You’ve talked about how, when we talk about mobility, everybody focuses on the car. And so much less on the roads. What is it about the way you think about design, that makes you focus on the roads as, what you call, “an interface of information, of experience.”

It’s part of our landscape and our landscape, especially here, where we live below sea level in the Netherlands, landscape is also culture. Not just fact sheets. So it’s man or woman made. We’re working now on the Afsluitdijk, an iconic 32 km dyke which protects the land from the sea, from the north sea. On one hand it’s functional. But the other hand it’s something that we’re proud of, that people tell stories about. So the notion of the landscape is an expression. And also it’s something that you leave behind for the next generation. And also the way cities are designed influences quite heavily how people interact with each other, how they experience themselves and the world around them. So the object comes and goes but the landscape stays. When you look at urban design, a lot of it is still dominated by this sort of machine type of thinking. So maybe I’m trying to sort of hack or infiltrate that thinking and give it a more poetic or more human side.

Do you feel like you have partners in poetry?

The fun part actually is there are different partners involved. Some out of love for the future. Some out of pure desperation because they feel old systems are crashing and new ones still have to be explored. With each project, I always find some kind of partner or people who are interested to engage. Either it’s the city or a mayor or an entrepreneur, an infrastructure company or road manufacturer.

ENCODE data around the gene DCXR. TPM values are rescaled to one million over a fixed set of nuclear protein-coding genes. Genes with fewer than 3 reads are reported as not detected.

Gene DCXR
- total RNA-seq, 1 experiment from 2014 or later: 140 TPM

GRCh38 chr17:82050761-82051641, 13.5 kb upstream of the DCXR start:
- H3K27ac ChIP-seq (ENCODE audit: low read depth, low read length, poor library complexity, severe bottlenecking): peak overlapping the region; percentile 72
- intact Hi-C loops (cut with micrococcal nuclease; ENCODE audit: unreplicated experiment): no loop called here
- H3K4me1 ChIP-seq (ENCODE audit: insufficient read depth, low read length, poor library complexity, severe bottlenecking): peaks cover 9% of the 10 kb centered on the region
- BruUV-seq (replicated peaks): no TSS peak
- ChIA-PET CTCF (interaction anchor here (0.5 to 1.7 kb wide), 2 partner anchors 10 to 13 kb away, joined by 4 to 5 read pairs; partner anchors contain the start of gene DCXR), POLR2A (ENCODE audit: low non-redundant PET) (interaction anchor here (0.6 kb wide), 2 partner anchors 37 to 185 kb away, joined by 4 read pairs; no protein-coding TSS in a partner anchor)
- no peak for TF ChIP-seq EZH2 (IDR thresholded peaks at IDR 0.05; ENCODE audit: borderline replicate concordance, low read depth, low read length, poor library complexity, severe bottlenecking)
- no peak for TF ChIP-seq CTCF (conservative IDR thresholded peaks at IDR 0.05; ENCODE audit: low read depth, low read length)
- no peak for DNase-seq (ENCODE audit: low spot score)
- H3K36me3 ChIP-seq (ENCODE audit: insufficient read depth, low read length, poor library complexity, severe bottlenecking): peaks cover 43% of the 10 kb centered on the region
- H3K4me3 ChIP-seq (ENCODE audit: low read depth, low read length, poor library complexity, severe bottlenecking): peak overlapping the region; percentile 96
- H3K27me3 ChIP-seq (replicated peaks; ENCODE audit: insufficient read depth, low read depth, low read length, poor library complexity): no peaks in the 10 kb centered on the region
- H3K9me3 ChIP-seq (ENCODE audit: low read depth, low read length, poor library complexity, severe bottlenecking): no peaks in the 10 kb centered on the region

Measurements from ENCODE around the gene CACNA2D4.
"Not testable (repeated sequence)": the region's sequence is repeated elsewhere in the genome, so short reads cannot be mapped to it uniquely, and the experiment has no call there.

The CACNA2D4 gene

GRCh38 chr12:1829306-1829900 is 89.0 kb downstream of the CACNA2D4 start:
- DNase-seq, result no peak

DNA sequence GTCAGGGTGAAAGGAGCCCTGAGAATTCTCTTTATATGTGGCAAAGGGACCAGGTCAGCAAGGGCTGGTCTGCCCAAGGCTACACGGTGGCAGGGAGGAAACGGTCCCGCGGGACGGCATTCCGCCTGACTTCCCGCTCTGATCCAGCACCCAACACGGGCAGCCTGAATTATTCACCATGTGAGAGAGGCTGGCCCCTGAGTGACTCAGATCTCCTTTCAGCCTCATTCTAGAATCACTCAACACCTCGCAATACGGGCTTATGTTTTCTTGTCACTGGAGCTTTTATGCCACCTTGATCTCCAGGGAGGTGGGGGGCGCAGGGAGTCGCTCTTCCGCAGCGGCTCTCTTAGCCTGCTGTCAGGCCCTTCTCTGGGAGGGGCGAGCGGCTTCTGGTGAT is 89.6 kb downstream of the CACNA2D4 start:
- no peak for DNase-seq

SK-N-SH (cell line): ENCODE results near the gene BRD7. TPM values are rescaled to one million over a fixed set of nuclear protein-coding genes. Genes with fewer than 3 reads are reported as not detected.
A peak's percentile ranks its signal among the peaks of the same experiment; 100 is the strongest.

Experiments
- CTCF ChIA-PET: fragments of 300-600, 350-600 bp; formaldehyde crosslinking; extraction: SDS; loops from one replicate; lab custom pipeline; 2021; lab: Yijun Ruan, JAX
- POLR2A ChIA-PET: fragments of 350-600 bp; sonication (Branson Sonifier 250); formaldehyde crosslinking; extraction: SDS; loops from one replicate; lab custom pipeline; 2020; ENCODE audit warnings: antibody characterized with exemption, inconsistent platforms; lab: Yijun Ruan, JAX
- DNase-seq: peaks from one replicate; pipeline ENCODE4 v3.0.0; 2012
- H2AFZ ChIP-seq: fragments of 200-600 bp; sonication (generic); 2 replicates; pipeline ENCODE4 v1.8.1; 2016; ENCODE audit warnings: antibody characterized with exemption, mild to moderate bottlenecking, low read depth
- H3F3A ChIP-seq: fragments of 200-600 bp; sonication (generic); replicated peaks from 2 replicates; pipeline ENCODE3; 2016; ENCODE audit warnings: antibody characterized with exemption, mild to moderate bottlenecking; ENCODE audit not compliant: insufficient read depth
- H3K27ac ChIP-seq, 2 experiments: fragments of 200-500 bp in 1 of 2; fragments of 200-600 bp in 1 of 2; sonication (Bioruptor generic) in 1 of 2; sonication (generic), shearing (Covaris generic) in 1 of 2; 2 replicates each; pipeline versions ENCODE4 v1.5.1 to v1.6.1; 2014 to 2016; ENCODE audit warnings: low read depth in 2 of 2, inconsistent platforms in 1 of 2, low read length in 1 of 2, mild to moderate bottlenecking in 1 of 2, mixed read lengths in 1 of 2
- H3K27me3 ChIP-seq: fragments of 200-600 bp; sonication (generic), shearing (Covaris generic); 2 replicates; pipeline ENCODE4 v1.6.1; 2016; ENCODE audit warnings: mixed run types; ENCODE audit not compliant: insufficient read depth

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(Roosegaarde’s “Smart Highway” in which the road’s solar-powered glowing lines charge during the day. Photo courtesy of Studio Roosegaarde)

When you were in design school, how has what you thought you wanted to do, matched up with what you find yourself working on today?

For me, life was always liquid. For me, space itself was not a sum of walls, doors and windows. I always wondered why it was so static, so distant, so disconnected from how I behave or how I feel. So in a way, sustainable dance floor was a part of that. Ok, we’ll go to a club, everything moves, everything vibrates except the building around us. Why not add a second layer underneath the feet of people and actually make it so it starts generating electricity. They’re dancing anyway, we might as well do something with it. So this connectivity was important for me. The moment technology started to kick in, that was for me a breakthrough to make things more open, more connected and to learn from that. That was a big step.

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(Roosegaarde’s “Sustainable Dancefloor” which generates electrcity by dancing. Photo courtesy of Studio Roosegaarde)

I think it’s so interesting that you created a sustainable dance floor and you’re working with large governments, in Holland and elsewhere, on big projects.

Yeah, we scaled up. I think it was always in a weird way the ambition. In a way all the projects that we’ve done are sort of foreplay to make these interactive landscapes. But it took four or five years to build up a grammar, to develop the technology, to create a studio around it. But now we’re in a situation that we get these kind of commissions. It’s not so much about the ego or about the money. It’s more about the time that we get to actually make new stuff.